His greatest creation was himself, his example. 150 years later, Thoreau has become part sage, part New World prophet, not only warning us but fortifying and consoling us while we blunder about in this modern world. Indeed, the “nervous, bustling, trivial Nineteenth century” he derided has evolved into the frantic, foreboding, techno-materialistic world he may never have envisioned. “The deeper our United States sinks into industrialism, urbanism, militarism—with the rest of the world doing its best to emulate America—the more poignant, strong, and appealing becomes Thoreau’s demand for the right of every man, every woman, every child, every dog, every tree, every snail darter, every lousewort, every living thing, to live its own life in its own way at its own pace in its own square mile of home,” observed Abbey.
“The words of Thoreau on all these issues…resound loud with meaning as I write this at the end of the year 2003,” affirmed historian Zinn. “The nation is at war, as it was when Thoreau declared his resistance to government. This time, however, it is not a finite war, limited in time and space, but what seems an endless war, or series of wars, because the enemy has been declared to be ‘terrorism,’ which cannot be confined to one place, or one time. All that Thoreau wrote so long ago speaks to us today and makes us wonder about our responsibility as citizens, as human beings.”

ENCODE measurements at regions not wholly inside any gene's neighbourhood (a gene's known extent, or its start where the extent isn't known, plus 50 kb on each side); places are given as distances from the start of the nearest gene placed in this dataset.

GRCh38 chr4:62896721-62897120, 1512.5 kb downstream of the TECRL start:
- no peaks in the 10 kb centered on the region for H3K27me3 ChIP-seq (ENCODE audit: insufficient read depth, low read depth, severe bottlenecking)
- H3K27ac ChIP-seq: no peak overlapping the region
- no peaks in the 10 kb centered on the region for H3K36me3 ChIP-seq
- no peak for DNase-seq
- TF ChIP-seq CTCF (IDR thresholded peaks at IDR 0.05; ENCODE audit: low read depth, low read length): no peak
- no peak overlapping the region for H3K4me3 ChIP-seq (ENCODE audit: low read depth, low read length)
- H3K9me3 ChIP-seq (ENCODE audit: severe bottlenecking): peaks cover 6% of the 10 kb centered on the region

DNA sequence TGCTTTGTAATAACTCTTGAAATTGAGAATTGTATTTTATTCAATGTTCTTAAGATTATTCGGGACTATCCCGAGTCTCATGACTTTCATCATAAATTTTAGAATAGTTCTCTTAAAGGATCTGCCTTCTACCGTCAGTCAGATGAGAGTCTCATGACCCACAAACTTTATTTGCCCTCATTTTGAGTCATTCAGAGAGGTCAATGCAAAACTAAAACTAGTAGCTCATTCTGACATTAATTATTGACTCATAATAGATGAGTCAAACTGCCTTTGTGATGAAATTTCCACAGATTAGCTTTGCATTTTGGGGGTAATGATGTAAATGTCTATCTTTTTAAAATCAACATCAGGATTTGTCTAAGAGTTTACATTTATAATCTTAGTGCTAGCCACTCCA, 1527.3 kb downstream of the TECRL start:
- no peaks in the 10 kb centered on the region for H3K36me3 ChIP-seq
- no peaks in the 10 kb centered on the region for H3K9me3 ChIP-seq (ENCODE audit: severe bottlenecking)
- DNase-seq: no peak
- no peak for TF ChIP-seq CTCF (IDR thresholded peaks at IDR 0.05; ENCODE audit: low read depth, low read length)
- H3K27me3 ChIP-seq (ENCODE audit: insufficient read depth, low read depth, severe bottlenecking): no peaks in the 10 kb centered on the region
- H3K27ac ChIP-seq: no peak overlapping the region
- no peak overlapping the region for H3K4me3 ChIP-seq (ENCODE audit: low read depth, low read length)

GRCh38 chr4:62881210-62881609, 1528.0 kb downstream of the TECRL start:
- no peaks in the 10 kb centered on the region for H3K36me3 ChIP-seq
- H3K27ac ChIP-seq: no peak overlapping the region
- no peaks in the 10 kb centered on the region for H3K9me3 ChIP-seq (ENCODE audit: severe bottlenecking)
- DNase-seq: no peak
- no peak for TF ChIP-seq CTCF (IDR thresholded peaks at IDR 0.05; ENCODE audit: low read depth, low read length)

Thoreau was optimistic to the end. Although he died young—only 44—he probably knew he was doomed long before that. “I know that I am. I know that another is who knows more than I, who takes an interest in me, whose creature, and yet whose kindred in one sense, am I. I know that the enterprise is worthy. I know that things work well. I have heard no bad news.”
Mary King, Mahatma Gandhi and Martin Luther King, Jr.: The Power of Nonviolent Action, UNESCO Publishing, 1999
Henry David Thoreau, Edited by Wendell Glick. With an introduction by Howard Zinn, The Higher Law: Thoreau on Civil Disobedience and Reform, Princeton University Press, 2003
Thoreau On Man & Nature, Edited by Arthur Volkman, Peter Pauper Press, 1960
Edward Abbey, Down The River, Plume/Penguin, 1991
Sanderson Beck, The Way to Peace: Thoreau's Civil Disobedience
Roy MacGregor, Antiwar Protester Draws Inspiration From Thoreau's Call for Civil Disobedience, Originally published March 26, 2003 by the Globe & Mail/Canada.